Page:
Germany shuts down 'bizarre' Malta far-right group scam
Minister insists there is no loophole
The German authorities have moved to shut down a bizarre prank played by a far-right group to threaten officials which used "legal loopholes" to operate from Malta, according to media reports.
The German government has struck a deal with Malta to end the so-called "Malta scam" that has been exploited by the Reichsbürger movement to harass German judges and court workers, Deutsche Welle reported.
Since early 2014, members of the movement have discovered the Malta scam as a way of retaliating against fines and court summonses. Instead of paying tax penalties, Reichsbürger sent out official court orders – notarised by Maltese law – to German judges that urged them to follow the German states demands to comply with their tax obligation as German citizens.
But according to reports, the German state has "finally" urged the Maltese government to extradite and report any Reichsbürger operating from Malta.
When contacted, Justice Minister Owen Bonnici dismissed claims that the letters were sent because of a loophole in Maltese law.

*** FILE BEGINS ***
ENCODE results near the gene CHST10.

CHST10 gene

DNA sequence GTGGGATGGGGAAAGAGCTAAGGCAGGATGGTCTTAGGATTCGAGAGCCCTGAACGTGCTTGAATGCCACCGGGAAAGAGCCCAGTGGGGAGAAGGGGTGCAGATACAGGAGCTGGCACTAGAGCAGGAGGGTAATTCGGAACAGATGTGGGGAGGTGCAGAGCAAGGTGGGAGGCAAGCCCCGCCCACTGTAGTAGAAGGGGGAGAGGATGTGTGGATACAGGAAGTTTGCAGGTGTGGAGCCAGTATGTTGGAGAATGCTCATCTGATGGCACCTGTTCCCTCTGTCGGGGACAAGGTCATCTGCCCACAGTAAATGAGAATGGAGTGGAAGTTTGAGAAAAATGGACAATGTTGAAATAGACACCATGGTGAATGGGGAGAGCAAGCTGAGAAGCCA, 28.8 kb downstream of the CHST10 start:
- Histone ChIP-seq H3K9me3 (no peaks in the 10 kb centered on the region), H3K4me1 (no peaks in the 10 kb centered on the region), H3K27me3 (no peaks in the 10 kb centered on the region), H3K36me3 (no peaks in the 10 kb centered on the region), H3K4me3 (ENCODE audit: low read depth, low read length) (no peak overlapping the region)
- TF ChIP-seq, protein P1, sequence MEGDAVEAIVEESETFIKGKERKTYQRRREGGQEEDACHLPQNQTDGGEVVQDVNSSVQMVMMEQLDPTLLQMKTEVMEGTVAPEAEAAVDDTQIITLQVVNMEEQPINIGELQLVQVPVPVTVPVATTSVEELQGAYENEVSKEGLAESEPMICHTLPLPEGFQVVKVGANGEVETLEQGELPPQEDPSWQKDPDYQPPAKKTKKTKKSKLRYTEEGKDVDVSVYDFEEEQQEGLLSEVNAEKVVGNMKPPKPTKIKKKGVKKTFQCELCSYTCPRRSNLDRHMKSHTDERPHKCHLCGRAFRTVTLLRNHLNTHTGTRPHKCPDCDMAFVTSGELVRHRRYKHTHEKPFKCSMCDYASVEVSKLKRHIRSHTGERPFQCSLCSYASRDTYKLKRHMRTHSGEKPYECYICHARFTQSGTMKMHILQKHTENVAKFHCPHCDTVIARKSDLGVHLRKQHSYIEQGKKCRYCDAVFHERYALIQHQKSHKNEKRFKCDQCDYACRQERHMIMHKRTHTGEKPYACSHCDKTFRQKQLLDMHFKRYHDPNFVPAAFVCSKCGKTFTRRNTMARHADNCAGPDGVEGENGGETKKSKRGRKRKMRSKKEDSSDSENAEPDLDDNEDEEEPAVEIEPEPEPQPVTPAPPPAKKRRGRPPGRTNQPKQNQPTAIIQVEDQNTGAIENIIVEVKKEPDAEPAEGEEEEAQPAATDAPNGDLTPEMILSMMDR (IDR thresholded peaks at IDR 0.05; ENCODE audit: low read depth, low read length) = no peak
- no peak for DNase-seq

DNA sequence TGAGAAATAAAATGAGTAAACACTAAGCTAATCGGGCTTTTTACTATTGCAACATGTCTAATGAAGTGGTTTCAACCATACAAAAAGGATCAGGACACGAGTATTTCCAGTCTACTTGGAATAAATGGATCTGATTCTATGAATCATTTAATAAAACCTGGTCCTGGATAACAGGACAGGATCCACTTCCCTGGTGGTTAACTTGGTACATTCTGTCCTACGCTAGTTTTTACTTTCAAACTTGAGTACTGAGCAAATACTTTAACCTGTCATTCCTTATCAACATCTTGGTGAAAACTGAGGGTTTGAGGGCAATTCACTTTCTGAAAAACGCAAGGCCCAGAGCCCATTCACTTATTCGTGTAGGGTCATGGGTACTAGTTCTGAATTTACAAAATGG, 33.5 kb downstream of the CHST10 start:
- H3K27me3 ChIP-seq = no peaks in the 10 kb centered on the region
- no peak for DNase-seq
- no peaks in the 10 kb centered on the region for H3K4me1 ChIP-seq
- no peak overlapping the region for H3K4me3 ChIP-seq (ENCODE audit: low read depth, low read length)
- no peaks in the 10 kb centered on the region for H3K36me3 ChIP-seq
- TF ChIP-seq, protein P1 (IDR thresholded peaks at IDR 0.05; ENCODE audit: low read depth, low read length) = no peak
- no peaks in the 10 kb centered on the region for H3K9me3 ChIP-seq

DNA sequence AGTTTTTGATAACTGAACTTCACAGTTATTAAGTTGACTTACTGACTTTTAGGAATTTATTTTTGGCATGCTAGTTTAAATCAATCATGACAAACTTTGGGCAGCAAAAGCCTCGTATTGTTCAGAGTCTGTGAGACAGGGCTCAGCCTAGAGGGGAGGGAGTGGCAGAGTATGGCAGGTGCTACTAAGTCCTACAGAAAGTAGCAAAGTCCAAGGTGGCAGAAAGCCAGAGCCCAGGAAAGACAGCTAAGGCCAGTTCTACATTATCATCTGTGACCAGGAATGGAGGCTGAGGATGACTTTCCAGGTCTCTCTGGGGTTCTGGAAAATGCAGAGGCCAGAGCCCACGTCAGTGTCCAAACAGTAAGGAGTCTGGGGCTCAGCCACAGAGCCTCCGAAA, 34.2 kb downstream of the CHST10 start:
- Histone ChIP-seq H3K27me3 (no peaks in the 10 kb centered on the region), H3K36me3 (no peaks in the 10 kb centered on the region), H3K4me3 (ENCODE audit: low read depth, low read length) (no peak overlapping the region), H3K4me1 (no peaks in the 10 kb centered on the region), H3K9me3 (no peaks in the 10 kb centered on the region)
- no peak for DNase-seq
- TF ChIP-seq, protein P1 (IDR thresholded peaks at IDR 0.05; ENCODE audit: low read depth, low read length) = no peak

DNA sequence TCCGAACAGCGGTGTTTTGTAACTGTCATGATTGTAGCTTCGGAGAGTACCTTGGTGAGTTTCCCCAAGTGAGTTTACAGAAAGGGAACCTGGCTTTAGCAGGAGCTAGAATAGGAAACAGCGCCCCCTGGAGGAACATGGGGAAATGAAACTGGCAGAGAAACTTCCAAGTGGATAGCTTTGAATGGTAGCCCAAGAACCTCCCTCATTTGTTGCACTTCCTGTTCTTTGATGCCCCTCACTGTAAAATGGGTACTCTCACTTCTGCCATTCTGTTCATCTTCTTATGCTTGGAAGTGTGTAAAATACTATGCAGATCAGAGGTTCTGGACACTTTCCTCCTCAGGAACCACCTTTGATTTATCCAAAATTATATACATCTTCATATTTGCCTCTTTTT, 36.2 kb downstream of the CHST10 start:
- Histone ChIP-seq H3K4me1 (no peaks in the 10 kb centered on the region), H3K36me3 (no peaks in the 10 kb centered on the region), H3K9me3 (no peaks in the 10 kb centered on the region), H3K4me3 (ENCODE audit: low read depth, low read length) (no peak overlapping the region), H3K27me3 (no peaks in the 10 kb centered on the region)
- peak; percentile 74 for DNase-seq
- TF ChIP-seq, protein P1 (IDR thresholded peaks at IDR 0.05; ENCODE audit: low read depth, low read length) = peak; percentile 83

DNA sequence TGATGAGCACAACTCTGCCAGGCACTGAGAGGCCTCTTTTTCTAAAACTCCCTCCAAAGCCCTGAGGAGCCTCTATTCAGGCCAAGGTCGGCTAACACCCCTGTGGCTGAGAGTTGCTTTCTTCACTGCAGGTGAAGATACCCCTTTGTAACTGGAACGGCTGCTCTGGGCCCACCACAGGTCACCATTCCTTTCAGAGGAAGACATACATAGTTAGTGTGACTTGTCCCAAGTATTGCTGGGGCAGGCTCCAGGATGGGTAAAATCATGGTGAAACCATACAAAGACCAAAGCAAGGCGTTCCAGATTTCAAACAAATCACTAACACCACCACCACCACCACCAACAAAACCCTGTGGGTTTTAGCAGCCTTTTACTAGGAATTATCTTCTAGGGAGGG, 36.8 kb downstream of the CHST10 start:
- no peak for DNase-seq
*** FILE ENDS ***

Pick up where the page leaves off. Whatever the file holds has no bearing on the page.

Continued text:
"The official letters sent, which were also shown to the Attorney General, were sent as private civil pretences made in official letters through established procedures in European law," he said.
The Maltese government, he added, has offered its full cooperation to weed out abuse through judicial acts addressed to non-residents.
The Reichsbürger are a loose network of people who refuse to recognise the legitimacy of the current German state and therefore effectively consider themselves citizens of the old German Reich. They believe that since Germany never signed a formal peace treaty with the Allies in 1945, the country is still effectively at war and under occupation.
Reichsbürger have gained notoriety in recent months, and there is increasing evidence that members of the group have been hoarding weapons, according to DW.